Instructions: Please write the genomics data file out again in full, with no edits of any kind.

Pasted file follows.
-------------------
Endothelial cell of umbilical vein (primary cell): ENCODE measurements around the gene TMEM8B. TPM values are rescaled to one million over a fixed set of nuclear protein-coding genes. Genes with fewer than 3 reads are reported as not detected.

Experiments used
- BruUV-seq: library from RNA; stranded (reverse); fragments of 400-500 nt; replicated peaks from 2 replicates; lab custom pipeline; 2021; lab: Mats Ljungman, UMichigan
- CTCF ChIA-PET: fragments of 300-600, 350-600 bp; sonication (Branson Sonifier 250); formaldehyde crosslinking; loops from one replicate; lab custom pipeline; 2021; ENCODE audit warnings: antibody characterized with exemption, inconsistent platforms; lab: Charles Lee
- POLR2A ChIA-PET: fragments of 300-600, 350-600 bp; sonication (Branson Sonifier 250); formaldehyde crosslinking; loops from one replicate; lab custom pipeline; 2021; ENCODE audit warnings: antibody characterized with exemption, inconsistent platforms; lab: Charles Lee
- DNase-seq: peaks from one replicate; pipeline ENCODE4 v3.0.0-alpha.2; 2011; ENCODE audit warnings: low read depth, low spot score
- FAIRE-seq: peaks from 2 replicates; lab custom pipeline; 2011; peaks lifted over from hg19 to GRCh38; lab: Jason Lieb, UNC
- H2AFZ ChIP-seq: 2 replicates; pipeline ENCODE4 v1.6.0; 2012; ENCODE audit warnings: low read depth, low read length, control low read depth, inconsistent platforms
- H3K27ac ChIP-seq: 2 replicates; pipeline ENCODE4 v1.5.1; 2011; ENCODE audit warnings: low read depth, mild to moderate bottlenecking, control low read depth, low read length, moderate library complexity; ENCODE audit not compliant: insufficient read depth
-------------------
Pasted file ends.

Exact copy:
Endothelial cell of umbilical vein (primary cell): ENCODE measurements around the gene TMEM8B. TPM values are rescaled to one million over a fixed set of nuclear protein-coding genes. Genes with fewer than 3 reads are reported as not detected.

Experiments used
- BruUV-seq: library from RNA; stranded (reverse); fragments of 400-500 nt; replicated peaks from 2 replicates; lab custom pipeline; 2021; lab: Mats Ljungman, UMichigan
- CTCF ChIA-PET: fragments of 300-600, 350-600 bp; sonication (Branson Sonifier 250); formaldehyde crosslinking; loops from one replicate; lab custom pipeline; 2021; ENCODE audit warnings: antibody characterized with exemption, inconsistent platforms; lab: Charles Lee
- POLR2A ChIA-PET: fragments of 300-600, 350-600 bp; sonication (Branson Sonifier 250); formaldehyde crosslinking; loops from one replicate; lab custom pipeline; 2021; ENCODE audit warnings: antibody characterized with exemption, inconsistent platforms; lab: Charles Lee
- DNase-seq: peaks from one replicate; pipeline ENCODE4 v3.0.0-alpha.2; 2011; ENCODE audit warnings: low read depth, low spot score
- FAIRE-seq: peaks from 2 replicates; lab custom pipeline; 2011; peaks lifted over from hg19 to GRCh38; lab: Jason Lieb, UNC
- H2AFZ ChIP-seq: 2 replicates; pipeline ENCODE4 v1.6.0; 2012; ENCODE audit warnings: low read depth, low read length, control low read depth, inconsistent platforms
- H3K27ac ChIP-seq: 2 replicates; pipeline ENCODE4 v1.5.1; 2011; ENCODE audit warnings: low read depth, mild to moderate bottlenecking, control low read depth, low read length, moderate library complexity; ENCODE audit not compliant: insufficient read depth